Everything online journalists need to protect their legal rights. This free resource culls from all Reporters Committee resources and includes exclusive content on digital media law issues.
The Reporters Committee for Freedom of the Press and 12 media organizations have filed a friend-of-the-court brief in the U.S. Court of Appeals (3rd Cir.) seeking to ensure an end to a Delaware plan that would allow secret arbitration to replace public Chancery Court civil actions to resolve million-dollar corporate disputes.
The federal district court earlier agreed with the Delaware Coalition for Open Government, which challenged the law, ruling that these secret arbitrations, which would be overseen by a sitting judge, are actually civil cases that are subject to the First Amendment right of public access. The Reporters Committee also filed a friend-of-the-court brief with the district court.
Now before the appeals court, the media coalition's amicus brief argued that, “A state may not use word choice and linguistic scheming to write its way around the Constitution. If a type of proceeding is ‘sufficiently like a trial,’ despite a different name, it is still subject to the same First Amendment right of access.”
“To simply rename a court proceeding as arbitration and call it secret is an untenable end-run around the Constitution,” said Reporters Committee Executive Director Bruce D. Brown. “The district court rightly found that the state’s scheme to hide these proceedings behind a veil of secrecy cannot stand, and we are asking the appeals court to uphold that decision on the same grounds. The public has a right to know what happens in its courts, and company shareholders have a particular interest in knowing what these businesses are engaged in.”
The Reporters Committee brief noted that “nearly 1 million business entities have their legal home in Delaware, including more than half of all publicly traded companies in the United States and 63 percent of all Fortune 500 companies…. Rules that apply to govern the disputes of small claimants and motor vehicle regulation violators in other states are plainly inadequate to uphold the constitutional adequacy of a scheme that would allow billion-dollar corporations to prosecute million-dollar claims behind closed doors.”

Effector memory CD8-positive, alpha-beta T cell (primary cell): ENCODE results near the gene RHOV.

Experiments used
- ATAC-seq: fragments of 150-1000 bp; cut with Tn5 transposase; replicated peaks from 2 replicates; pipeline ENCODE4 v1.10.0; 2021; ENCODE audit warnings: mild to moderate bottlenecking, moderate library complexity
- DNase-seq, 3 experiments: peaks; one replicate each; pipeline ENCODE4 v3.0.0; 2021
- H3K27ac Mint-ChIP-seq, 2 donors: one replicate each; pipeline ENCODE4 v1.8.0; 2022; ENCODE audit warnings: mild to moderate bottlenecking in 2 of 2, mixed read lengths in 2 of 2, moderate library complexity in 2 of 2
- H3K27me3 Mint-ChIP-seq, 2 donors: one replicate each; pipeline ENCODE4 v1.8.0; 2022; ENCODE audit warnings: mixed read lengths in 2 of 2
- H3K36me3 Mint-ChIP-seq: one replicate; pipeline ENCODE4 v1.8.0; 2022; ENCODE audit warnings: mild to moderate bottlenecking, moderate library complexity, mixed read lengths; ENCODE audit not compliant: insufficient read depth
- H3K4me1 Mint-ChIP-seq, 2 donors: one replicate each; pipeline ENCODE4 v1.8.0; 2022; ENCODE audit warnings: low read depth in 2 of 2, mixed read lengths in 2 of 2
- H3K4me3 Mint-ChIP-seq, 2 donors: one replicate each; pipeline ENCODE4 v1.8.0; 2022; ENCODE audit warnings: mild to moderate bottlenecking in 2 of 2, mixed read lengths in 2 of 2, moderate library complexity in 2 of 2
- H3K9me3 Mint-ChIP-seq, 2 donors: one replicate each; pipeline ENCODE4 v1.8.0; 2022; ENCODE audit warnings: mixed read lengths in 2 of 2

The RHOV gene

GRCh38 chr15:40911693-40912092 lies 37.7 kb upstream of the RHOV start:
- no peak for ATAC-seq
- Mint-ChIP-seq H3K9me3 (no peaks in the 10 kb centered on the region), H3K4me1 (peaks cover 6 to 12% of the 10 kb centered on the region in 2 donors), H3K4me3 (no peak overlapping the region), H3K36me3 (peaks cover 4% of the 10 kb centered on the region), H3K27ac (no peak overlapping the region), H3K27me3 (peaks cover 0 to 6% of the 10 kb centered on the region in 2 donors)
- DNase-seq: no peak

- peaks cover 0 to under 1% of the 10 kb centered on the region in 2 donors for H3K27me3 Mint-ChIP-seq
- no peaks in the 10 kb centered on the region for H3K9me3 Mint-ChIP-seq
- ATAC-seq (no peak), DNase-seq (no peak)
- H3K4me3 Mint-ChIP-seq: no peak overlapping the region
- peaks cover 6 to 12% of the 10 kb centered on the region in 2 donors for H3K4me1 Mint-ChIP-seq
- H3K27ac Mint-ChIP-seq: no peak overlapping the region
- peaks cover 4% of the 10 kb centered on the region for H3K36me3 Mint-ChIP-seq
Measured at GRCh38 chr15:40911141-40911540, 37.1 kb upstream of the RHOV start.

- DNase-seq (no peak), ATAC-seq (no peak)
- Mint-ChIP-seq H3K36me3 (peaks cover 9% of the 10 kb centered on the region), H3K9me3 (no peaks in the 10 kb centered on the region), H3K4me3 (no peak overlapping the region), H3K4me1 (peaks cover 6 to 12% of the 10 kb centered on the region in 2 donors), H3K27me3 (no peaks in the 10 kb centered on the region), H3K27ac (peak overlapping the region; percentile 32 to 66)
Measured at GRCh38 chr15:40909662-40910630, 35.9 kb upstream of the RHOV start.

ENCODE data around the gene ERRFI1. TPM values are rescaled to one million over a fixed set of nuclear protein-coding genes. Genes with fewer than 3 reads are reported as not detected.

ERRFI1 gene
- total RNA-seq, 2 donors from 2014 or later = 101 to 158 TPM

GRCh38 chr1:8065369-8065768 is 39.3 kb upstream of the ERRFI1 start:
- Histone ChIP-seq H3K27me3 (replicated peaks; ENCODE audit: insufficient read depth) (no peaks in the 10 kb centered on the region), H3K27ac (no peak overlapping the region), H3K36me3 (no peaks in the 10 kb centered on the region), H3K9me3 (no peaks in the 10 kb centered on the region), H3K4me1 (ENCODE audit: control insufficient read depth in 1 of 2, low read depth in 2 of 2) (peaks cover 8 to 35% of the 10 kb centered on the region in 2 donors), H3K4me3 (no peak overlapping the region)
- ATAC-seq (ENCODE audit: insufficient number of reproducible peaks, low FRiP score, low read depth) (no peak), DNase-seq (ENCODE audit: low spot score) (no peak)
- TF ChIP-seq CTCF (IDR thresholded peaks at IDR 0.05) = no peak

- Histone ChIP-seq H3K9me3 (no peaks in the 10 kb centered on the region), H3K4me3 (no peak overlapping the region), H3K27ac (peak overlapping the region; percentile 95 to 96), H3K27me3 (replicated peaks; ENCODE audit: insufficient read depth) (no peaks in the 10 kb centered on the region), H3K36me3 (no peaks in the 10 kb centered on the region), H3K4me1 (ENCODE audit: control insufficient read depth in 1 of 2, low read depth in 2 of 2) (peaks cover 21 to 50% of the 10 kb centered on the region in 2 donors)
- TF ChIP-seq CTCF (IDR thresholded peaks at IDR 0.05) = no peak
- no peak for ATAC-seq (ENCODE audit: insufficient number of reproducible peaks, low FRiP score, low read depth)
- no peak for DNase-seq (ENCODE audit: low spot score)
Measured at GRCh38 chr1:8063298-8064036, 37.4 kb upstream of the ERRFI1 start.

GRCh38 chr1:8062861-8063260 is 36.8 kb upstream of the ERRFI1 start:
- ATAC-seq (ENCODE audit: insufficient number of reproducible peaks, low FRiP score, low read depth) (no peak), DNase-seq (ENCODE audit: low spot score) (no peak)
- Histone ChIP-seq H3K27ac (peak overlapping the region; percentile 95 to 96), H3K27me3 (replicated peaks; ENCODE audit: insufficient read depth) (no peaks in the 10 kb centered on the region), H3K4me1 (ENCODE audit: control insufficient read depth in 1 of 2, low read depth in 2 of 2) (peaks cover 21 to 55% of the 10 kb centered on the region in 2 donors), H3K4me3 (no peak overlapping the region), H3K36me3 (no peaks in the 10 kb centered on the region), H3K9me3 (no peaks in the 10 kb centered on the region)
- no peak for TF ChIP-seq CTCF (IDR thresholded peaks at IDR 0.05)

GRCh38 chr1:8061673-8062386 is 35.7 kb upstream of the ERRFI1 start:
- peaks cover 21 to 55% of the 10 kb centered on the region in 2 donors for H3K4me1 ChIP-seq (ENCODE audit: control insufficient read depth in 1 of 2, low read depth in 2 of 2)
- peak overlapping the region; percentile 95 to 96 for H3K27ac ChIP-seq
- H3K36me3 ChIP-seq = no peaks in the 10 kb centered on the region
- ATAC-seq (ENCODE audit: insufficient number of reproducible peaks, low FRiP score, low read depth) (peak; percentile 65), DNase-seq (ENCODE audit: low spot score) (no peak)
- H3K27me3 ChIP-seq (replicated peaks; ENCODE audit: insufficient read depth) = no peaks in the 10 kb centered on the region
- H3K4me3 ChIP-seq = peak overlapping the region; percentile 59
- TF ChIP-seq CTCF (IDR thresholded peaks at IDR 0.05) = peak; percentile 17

Joining the Reporters Committee on the brief in Delaware Coalition for Open Government Inc. v. Strine are the American Society of News Editors, The Associated Press, Atlantic Media, Bloomberg, Dow Jones, E.W. Scripps, Gannett Co., The Md.-Del.-D.C. Broadcasters Association, The New York Times Co, NPR, Reuters America and The Washington Post Co.
About the Reporters Committee:
Founded in 1970, the Reporters Committee for Freedom of the Press offers free legal support to thousands of working journalists and media lawyers each year. It is a leader in the fight against persistent efforts by government officials to impede the release of public information, whether by withholding documents or threatening reporters with jail. In addition to its 24/7 Legal Defense Hotline, the Reporters Committee conducts cutting-edge legal research, publishes handbooks and guides on media law issues, files frequent friend-of-the-court legal briefs and offers challenging fellowships and internships for young lawyers and journalists. For more information, go to www.rcfp.org, or follow us on Twitter @rcfp.
Related Reporters Committee resources: